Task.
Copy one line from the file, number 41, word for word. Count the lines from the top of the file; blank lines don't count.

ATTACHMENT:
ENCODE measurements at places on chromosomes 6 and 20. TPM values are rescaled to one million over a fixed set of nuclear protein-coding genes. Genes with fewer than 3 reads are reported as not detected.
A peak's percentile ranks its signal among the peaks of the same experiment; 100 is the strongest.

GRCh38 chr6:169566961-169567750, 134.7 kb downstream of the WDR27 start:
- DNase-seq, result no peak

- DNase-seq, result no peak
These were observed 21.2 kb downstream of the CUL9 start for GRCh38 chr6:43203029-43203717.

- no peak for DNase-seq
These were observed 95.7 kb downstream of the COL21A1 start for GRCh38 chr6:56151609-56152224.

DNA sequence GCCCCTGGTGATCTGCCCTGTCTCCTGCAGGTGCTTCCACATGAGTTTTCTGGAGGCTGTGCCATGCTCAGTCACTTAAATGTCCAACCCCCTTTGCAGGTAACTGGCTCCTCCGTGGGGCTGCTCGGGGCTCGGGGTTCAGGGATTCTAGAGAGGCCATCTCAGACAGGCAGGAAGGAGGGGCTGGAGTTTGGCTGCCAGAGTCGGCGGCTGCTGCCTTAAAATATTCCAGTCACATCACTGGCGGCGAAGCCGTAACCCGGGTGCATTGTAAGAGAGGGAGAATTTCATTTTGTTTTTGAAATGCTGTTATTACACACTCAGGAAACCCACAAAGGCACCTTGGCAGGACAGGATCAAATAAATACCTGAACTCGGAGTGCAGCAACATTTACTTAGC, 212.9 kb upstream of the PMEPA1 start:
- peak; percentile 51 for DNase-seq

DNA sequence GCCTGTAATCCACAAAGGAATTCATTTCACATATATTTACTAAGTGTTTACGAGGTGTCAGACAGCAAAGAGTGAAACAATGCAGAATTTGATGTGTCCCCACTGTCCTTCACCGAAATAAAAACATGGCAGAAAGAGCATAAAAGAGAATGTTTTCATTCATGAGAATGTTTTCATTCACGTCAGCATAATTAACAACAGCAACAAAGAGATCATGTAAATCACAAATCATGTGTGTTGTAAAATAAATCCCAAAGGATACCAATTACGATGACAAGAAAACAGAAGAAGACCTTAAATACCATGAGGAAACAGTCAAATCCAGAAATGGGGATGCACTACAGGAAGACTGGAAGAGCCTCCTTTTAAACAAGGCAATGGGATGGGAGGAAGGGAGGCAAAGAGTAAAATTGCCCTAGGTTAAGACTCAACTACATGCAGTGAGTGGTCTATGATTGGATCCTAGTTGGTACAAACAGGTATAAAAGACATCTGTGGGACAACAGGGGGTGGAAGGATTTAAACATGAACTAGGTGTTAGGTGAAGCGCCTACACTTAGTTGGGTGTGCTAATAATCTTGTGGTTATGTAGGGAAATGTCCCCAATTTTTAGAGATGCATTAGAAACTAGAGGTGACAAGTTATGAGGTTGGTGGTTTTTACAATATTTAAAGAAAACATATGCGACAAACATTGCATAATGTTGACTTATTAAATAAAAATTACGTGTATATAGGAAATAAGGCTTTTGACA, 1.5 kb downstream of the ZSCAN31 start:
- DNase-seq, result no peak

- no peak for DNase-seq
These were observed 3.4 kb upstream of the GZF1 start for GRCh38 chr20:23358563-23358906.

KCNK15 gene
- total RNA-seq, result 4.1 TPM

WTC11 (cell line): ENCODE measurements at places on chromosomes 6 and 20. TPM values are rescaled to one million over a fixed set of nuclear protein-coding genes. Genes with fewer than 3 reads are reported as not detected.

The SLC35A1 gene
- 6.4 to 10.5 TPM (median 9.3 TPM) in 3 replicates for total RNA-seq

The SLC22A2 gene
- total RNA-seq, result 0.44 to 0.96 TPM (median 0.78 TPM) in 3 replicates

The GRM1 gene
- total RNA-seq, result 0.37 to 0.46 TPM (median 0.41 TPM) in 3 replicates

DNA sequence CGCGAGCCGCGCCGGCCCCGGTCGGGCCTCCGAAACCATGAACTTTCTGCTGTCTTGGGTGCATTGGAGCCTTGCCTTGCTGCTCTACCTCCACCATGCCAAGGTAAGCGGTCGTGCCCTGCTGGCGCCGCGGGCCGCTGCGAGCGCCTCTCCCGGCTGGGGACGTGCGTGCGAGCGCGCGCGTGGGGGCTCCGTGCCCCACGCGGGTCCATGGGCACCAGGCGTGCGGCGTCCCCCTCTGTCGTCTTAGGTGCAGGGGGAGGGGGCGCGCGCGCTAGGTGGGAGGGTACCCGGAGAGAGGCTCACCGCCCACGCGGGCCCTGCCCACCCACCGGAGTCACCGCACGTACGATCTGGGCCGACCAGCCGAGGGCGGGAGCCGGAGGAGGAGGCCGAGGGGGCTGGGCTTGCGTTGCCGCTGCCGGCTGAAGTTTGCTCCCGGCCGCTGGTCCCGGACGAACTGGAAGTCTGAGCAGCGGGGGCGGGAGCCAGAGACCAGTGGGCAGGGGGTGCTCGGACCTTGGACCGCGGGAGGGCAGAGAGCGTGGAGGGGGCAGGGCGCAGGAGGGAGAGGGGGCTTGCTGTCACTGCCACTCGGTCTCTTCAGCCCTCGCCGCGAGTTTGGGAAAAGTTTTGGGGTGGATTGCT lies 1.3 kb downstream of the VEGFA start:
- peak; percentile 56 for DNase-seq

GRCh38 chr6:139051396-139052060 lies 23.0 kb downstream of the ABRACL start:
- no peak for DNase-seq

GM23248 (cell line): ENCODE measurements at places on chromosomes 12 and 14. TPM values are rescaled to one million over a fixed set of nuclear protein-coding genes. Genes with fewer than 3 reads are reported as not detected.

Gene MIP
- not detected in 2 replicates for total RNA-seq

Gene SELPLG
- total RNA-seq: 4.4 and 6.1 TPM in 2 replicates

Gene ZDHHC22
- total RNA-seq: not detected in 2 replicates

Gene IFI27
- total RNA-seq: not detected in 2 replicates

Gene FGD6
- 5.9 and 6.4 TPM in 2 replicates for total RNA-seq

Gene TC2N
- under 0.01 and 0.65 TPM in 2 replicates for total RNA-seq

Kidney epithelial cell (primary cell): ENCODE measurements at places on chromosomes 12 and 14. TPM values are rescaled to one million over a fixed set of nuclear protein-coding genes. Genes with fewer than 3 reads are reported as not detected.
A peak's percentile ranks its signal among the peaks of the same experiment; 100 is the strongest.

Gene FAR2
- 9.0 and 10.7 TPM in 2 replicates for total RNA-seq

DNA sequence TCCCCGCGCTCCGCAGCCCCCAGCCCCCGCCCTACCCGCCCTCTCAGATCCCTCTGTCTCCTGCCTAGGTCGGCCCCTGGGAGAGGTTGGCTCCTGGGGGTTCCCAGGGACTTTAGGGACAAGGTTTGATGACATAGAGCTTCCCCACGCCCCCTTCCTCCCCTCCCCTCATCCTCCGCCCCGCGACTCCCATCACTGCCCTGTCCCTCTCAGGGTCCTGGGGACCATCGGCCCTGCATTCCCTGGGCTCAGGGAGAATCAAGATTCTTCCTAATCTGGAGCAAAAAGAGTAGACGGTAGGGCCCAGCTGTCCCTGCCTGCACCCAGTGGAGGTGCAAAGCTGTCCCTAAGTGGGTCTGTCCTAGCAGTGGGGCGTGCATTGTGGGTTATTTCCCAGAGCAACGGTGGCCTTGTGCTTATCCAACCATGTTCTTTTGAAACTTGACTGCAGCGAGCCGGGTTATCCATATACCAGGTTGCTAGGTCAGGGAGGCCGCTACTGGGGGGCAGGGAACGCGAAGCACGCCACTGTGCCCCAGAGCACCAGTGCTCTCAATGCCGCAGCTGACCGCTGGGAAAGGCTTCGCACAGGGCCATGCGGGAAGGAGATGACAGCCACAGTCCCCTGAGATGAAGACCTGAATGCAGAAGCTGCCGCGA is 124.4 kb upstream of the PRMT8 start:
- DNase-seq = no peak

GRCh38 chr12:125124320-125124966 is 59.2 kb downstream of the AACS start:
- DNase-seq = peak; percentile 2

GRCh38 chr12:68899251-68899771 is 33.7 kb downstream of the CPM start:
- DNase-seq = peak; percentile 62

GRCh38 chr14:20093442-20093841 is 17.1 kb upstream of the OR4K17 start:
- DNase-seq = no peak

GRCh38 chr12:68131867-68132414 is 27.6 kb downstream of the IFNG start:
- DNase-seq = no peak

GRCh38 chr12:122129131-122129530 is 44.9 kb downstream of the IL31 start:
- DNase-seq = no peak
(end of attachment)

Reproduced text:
Kidney epithelial cell (primary cell): ENCODE measurements at places on chromosomes 12 and 14. TPM values are rescaled to one million over a fixed set of nuclear protein-coding genes. Genes with fewer than 3 reads are reported as not detected.